19 November 2019

Two complete simulation environments, one for maritime applications and one for air traffic control, have been built at the Division of Media and Information Technology. “It may appear to us as games, but it is everyday experience for maritime pilots and flight controllers who visit”, says Jonas Lundberg.

Screens showing a simulation, the person in charge of the simulation is shown in a mirror in front of the screens
A sudden storm arises. Jonas Lundberg is on the bridge.  THOR BALKHED
We are on the bridge of a 160-metre tanker vessel approaching one of the most difficult-to-navigate parts of the Stockholm archipelago. A sailing boat crosses in front of us at a safe distance, but a sudden storm arises, lightning flashes, and just as we prepare to round a protruding skerry, a freight vessel appears in the centre of the sharp turn.

It’s lucky that this occurs in a simulator, because in the room we have neither professional sailors nor maritime pilots, just students, researchers and a curious journalist.

Jonas Lundberg in the simulator for maritime trafficJonas Lundberg on the bridge. Photo credit THOR BALKHED“When accidents occur at sea, automatic systems are nearly always involved in some way. Such systems are intended to make traffic safer, which means that the pilots must understand the systems and be able to take over if something goes wrong”, says Jonas Lundberg, associate professor in the Division of Media and Information Technology, and leader of the Reskill research project.

Prototype of a predictor

One of the things that the researchers are working with here is to develop a prototype of a predictor, a sign that shows on the screen where the vessel will be a few minutes from now, given the speed and course that the pilot has input.

“A freight ship of this size has a large inertia, and turns must be prepared far in advance”, says Jonas Lundberg and points at a line on the screen that shows where it will be necessary to start setting the rudder in order for the vessel to turn without going aground in the narrow waterway.

Carl Westin, postdoc in the division, adds a fault to the predictor to make it suddenly appear that the vessel is about to run aground on the skerry.
“We can add different types of errors to see how the pilots react. From this we can draw conclusions”, he says.

The simulator contains cameras that follow eye movements, which also makes it possible to analyse where the pilot is looking and make sure that all information is correctly positioned.

“Every vessel has a particular design, and they have very long lifetimes. The instruments on the bridge may be completely different, and we have had help from the Swedish Pim Supathida and Jonas Lundberg i the backgroundPim Supathida, expert in traffic control, LFV, and the simulator for maritime traffic control i the background. Photo credit THOR BALKHEDMaritime Administration to build a generic version – an example of a possible design. A pilot who comes onboard connects in his or her own equipment, but must even so master the different variants that are found”, says Jonas Lundberg.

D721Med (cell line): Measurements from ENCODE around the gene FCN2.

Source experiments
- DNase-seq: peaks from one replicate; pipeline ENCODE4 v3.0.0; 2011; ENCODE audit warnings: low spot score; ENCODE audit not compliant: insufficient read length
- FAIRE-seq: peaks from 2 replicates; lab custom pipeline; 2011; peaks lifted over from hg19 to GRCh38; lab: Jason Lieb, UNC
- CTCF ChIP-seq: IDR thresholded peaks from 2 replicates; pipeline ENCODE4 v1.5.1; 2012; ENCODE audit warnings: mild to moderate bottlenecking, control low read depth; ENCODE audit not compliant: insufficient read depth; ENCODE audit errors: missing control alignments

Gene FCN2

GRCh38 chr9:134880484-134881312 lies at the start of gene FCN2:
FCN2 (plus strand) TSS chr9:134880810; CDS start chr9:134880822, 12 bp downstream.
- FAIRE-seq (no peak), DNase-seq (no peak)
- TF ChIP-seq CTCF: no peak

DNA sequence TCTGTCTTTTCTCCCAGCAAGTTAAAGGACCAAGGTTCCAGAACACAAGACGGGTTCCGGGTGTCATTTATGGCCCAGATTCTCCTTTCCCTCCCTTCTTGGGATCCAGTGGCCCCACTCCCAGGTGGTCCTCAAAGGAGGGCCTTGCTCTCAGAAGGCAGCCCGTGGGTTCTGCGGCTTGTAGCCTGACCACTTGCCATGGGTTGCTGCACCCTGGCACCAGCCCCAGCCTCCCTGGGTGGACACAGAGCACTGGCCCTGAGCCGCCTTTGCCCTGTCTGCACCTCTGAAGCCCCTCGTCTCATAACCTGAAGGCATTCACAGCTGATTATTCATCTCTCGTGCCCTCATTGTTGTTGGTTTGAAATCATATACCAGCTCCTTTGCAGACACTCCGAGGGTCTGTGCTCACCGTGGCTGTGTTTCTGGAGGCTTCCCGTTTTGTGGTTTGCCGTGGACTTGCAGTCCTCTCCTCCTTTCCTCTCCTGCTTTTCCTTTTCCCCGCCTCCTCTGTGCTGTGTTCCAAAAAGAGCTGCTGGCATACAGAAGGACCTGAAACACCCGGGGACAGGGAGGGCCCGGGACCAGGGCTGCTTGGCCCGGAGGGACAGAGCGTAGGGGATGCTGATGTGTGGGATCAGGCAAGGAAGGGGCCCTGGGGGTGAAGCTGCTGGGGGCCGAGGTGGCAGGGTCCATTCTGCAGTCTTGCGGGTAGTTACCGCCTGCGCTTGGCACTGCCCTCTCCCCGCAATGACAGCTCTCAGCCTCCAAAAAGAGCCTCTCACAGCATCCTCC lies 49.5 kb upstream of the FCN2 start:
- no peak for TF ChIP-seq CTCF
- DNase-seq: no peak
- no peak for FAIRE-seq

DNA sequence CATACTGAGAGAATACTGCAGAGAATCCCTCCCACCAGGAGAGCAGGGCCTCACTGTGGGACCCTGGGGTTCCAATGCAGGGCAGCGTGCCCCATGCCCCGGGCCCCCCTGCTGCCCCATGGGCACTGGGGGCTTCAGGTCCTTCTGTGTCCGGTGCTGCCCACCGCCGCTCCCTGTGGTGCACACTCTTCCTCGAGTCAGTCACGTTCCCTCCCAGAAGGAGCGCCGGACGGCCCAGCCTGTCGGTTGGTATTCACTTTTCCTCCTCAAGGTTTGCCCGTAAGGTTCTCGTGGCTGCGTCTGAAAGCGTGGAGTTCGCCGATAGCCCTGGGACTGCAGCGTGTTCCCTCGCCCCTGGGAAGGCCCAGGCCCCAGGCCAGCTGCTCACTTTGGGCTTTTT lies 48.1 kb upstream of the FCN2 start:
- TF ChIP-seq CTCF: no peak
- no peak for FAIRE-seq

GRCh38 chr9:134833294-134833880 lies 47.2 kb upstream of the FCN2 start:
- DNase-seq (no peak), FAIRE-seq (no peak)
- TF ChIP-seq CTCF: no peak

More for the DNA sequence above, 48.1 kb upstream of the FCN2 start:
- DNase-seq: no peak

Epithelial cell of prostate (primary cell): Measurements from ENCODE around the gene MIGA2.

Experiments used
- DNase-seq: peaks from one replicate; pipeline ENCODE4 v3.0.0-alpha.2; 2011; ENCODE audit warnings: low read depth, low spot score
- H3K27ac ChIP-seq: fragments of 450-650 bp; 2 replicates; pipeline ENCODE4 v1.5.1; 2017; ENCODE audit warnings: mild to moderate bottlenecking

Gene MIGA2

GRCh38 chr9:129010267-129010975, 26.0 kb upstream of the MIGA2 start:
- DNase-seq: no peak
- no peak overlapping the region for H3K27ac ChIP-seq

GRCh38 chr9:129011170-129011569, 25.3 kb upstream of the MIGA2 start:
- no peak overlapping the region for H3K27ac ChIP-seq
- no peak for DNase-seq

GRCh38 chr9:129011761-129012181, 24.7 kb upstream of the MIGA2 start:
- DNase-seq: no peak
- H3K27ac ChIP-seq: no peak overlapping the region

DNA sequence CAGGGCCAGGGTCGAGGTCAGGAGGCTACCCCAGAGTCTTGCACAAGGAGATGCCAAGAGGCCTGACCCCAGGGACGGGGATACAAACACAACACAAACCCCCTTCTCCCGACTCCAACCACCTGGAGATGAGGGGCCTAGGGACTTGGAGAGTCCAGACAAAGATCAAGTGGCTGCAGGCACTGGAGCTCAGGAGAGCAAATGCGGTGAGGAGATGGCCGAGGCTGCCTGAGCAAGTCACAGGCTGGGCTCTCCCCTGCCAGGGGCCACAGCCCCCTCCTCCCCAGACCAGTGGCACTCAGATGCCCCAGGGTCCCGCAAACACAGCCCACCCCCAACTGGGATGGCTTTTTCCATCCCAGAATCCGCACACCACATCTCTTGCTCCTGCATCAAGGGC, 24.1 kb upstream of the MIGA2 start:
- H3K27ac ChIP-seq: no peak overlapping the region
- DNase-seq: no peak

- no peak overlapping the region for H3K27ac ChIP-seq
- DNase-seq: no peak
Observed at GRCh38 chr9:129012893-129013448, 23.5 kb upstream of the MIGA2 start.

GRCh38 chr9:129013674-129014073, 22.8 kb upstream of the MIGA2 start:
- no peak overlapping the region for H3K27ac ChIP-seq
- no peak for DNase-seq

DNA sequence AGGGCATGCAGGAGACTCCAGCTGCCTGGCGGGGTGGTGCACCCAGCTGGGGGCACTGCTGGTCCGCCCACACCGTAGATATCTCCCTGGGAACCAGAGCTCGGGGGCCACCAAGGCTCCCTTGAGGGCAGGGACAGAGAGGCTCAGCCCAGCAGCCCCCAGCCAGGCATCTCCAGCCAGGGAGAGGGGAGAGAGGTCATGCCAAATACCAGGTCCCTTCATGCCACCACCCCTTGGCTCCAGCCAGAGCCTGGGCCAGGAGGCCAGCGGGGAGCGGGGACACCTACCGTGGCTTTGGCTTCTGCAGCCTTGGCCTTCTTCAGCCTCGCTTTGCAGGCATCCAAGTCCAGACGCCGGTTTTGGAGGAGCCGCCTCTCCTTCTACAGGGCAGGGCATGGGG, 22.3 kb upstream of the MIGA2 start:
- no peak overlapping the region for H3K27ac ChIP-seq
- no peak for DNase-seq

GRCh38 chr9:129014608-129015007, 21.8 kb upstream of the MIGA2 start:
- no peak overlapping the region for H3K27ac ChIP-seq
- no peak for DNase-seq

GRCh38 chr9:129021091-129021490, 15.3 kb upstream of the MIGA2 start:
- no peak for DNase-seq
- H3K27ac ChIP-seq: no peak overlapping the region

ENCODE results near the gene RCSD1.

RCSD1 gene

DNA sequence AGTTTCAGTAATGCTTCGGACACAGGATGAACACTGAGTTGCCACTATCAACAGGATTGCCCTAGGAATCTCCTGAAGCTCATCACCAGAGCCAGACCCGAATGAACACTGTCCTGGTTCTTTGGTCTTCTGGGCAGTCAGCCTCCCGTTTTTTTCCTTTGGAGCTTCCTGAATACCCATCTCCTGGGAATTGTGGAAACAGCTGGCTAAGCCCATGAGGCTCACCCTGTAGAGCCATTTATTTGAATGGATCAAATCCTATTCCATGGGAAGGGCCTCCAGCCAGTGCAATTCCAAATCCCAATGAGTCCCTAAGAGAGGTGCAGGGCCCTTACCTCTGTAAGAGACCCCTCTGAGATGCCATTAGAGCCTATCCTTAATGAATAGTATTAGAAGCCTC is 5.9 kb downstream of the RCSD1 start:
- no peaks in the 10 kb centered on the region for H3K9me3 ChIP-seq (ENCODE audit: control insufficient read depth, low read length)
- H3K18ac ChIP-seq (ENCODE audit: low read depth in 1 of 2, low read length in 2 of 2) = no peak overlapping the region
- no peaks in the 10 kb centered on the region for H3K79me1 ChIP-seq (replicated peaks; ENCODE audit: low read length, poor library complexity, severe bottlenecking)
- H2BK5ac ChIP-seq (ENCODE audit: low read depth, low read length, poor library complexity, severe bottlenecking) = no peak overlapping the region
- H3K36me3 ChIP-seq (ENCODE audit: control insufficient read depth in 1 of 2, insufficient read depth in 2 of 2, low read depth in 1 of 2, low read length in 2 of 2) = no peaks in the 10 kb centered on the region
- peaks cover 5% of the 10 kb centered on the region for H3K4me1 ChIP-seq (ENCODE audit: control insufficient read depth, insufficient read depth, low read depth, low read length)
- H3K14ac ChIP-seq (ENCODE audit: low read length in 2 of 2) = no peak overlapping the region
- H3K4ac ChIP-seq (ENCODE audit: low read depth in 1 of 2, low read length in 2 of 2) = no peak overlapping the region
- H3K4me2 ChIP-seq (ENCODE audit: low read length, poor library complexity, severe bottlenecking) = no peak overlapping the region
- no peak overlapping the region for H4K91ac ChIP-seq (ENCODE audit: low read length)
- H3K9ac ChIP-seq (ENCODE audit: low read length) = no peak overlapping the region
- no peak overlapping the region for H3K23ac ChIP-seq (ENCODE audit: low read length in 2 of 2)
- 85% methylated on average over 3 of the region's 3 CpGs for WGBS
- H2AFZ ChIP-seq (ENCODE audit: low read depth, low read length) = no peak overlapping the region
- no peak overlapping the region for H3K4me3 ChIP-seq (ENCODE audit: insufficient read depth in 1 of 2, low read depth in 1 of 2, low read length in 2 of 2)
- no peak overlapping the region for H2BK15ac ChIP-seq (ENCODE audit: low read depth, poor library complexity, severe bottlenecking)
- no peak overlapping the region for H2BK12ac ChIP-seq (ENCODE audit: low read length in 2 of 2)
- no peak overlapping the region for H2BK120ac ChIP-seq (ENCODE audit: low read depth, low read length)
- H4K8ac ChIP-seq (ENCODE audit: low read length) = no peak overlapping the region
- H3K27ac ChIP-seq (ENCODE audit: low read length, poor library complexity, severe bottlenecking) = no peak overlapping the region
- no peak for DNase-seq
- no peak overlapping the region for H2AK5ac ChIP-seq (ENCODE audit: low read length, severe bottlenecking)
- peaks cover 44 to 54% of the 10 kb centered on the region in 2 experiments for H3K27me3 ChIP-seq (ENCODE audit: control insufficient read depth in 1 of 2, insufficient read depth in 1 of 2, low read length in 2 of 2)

Turning in a narrow passage is an interesting scenario for the researchers to study, while another is the process of laying alongside a quay.
“This is applied research: it’s intended to be useful”, says Jonas Lundberg.

Digital tower for air traffic control

In the room next door we find a virtual flight control tower, showing at the moment the view across Linköping Airport. A plane is coming in for landing.

“The digital tower air traffic control simulator is an extremely accurate copy of the workplaces already in use, in which planes are controlled remotely. Linköping Airport, for example, is monitored from Sundsvall”, says Jonas Lundberg.

One scenario that the researchers are working with concerns what happens when two planes come in for landing at the same time at two different airports, while only one air traffic controller is on duty. Currently, control of multiple airports by one controller is only done in research simulators. One issue is that one of the planes must circle until the other one has landed, which is not particularly environmentally friendly.

“We are trying to decide the circumstances in which it is possible to delegate one of the landing operations to a digital assistant”, says Jonas Lundberg.

The same is true here as for the maritime simulator: the air traffic controller must have a deep understanding of how the technology works, and must be able to rapidly take back control if something fails.

The research in the Reskill project and the simulators is financed from the general research budget of the Swedish Transport Administration, paid through the Swedish Maritime Administration and LFV, the agency that provides air traffic control services at Swedish airports. Saab has also contributed to the construction of the air traffic simulator. The Reskill project will continue until 2021.

“The project has many parts, and we are happy to take students on for various projects. These may be, for example, the effect of human factors, the psychology of operators, the interaction between humans and the instruments, and purely technical aspects of simulation” says Jonas Lundberg. He hopes that the simulators will also give added impetus to teaching in several courses that deal with humans and machines.

Billy Josefsson and Pim Supathida, LFVBilly Josefsson, project manager at LFV and Pim Supathida, operational expert in air traffic control and human performance, LFV. Photo credit THOR BALKHED

Translated by George Farrants



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